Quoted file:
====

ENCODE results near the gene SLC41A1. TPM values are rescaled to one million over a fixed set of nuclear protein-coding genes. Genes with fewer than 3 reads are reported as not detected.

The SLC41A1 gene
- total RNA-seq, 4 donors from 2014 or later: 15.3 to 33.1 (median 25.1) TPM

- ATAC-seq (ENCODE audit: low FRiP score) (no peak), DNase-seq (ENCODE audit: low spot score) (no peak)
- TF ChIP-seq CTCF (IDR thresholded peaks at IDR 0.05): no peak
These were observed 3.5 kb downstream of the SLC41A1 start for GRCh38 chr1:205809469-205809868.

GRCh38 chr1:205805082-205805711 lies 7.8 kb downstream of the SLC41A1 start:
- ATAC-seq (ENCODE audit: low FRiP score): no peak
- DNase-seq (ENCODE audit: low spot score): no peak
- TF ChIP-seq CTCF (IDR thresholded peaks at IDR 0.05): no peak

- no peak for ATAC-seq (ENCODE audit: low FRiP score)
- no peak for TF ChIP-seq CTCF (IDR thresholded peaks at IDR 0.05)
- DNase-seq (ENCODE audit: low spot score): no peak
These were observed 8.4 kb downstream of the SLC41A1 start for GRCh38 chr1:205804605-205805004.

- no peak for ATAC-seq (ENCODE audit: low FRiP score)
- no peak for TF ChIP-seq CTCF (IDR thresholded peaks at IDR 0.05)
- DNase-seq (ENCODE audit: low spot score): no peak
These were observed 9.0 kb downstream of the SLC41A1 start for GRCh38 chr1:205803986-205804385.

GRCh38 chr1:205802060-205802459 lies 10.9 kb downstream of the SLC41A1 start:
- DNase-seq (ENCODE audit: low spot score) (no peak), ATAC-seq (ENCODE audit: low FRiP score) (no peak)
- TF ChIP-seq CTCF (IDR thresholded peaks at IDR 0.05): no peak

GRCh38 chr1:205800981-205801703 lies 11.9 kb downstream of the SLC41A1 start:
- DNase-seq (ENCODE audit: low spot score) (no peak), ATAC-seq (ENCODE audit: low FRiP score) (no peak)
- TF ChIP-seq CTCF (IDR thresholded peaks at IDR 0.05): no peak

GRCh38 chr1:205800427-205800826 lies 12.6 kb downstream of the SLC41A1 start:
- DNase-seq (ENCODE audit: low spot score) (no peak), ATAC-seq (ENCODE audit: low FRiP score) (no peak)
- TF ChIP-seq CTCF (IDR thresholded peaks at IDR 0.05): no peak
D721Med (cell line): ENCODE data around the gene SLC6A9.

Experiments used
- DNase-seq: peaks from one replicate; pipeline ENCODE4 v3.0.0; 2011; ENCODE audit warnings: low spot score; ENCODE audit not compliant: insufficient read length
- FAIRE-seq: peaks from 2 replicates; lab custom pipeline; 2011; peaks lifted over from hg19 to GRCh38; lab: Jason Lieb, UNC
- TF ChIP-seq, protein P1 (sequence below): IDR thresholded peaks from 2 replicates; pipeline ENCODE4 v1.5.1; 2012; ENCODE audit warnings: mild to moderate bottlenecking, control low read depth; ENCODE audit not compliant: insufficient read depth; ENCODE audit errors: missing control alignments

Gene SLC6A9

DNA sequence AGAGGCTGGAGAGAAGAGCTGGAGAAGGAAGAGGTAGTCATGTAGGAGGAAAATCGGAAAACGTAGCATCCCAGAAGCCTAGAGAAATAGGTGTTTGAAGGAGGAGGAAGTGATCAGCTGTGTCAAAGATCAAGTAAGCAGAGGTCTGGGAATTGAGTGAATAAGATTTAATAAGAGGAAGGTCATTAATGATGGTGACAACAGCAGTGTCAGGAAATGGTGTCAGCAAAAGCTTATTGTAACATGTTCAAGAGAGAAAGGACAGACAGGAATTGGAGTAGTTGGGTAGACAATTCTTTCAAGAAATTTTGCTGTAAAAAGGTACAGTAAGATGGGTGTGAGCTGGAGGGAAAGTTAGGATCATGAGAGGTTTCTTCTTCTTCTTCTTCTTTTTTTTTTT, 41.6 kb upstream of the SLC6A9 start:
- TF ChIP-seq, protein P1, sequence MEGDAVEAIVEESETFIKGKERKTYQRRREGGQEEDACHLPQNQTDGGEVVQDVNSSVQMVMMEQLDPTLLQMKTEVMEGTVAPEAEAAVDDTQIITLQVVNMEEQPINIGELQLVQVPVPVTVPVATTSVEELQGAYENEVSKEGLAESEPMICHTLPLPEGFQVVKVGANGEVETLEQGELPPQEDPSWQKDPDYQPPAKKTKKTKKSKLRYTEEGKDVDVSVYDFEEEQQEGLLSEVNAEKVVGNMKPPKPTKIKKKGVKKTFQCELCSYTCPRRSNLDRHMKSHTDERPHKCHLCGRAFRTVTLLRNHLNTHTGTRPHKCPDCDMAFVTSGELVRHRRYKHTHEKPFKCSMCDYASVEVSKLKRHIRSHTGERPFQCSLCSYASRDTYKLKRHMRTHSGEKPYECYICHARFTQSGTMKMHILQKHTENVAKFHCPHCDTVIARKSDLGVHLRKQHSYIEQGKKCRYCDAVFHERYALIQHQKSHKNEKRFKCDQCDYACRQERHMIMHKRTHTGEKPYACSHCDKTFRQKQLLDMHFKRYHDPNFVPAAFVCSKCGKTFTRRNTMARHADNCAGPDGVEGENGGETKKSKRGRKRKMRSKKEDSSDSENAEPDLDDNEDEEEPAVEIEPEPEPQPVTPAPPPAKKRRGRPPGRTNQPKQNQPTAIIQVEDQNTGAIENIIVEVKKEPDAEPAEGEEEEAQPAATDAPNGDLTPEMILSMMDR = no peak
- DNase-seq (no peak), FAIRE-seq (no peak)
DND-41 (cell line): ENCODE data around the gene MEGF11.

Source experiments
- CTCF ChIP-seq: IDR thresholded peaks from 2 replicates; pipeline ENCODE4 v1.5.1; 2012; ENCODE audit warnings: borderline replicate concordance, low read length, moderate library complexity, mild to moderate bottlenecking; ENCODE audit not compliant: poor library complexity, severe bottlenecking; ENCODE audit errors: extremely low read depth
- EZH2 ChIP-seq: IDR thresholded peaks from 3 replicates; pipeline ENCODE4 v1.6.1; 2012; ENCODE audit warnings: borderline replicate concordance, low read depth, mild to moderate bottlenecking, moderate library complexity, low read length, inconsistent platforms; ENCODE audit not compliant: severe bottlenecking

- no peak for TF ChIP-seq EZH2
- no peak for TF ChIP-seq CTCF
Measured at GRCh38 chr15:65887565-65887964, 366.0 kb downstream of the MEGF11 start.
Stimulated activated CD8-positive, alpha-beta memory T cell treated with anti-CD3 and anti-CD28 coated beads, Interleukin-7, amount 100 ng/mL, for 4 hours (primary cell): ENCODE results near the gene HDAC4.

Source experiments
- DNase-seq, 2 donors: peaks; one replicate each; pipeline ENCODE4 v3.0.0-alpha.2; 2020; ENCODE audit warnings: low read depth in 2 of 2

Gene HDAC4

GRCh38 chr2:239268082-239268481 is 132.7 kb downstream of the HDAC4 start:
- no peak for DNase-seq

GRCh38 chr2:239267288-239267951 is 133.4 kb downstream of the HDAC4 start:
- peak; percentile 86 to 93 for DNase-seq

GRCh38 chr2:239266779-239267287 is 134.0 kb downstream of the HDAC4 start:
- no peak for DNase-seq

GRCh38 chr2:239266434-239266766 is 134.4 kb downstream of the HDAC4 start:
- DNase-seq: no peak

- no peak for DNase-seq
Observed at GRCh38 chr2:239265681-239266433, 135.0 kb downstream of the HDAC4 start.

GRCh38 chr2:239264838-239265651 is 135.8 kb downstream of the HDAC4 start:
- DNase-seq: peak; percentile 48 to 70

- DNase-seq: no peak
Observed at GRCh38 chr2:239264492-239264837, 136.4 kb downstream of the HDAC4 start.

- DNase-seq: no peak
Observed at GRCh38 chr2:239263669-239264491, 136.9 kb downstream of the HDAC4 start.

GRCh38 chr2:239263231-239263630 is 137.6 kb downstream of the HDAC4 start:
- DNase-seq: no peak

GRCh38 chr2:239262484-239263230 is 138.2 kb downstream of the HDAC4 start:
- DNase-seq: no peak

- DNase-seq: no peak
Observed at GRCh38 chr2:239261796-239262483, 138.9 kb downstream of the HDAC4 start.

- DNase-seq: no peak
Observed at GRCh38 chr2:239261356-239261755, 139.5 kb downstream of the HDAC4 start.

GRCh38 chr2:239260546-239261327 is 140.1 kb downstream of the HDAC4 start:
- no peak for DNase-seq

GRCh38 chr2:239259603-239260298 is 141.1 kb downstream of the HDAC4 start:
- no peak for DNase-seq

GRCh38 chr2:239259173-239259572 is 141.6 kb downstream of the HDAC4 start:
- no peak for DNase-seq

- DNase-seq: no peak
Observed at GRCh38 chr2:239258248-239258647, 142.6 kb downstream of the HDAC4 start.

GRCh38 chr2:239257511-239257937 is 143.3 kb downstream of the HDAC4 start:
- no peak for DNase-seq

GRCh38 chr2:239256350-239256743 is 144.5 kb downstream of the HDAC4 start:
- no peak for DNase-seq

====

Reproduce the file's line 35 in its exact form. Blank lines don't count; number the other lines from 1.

- TF ChIP-seq, protein P1, sequence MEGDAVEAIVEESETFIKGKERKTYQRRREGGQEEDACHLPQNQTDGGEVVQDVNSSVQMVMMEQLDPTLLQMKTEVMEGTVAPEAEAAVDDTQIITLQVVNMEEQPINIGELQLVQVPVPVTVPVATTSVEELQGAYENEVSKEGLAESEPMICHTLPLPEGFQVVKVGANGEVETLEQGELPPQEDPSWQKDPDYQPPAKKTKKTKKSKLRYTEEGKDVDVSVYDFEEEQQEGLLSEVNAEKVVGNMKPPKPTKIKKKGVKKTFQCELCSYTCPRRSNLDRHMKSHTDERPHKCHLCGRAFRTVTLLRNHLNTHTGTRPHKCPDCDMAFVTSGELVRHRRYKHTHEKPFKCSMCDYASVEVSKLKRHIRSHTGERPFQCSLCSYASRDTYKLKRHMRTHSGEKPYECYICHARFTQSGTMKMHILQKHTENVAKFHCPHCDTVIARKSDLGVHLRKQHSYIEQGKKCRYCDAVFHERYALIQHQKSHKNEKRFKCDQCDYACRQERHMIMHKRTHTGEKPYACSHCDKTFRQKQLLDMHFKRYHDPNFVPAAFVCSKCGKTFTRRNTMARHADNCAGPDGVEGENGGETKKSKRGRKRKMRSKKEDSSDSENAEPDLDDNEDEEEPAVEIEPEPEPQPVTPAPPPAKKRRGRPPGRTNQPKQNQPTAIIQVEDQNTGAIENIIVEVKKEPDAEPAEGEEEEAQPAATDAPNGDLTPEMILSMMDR = no peak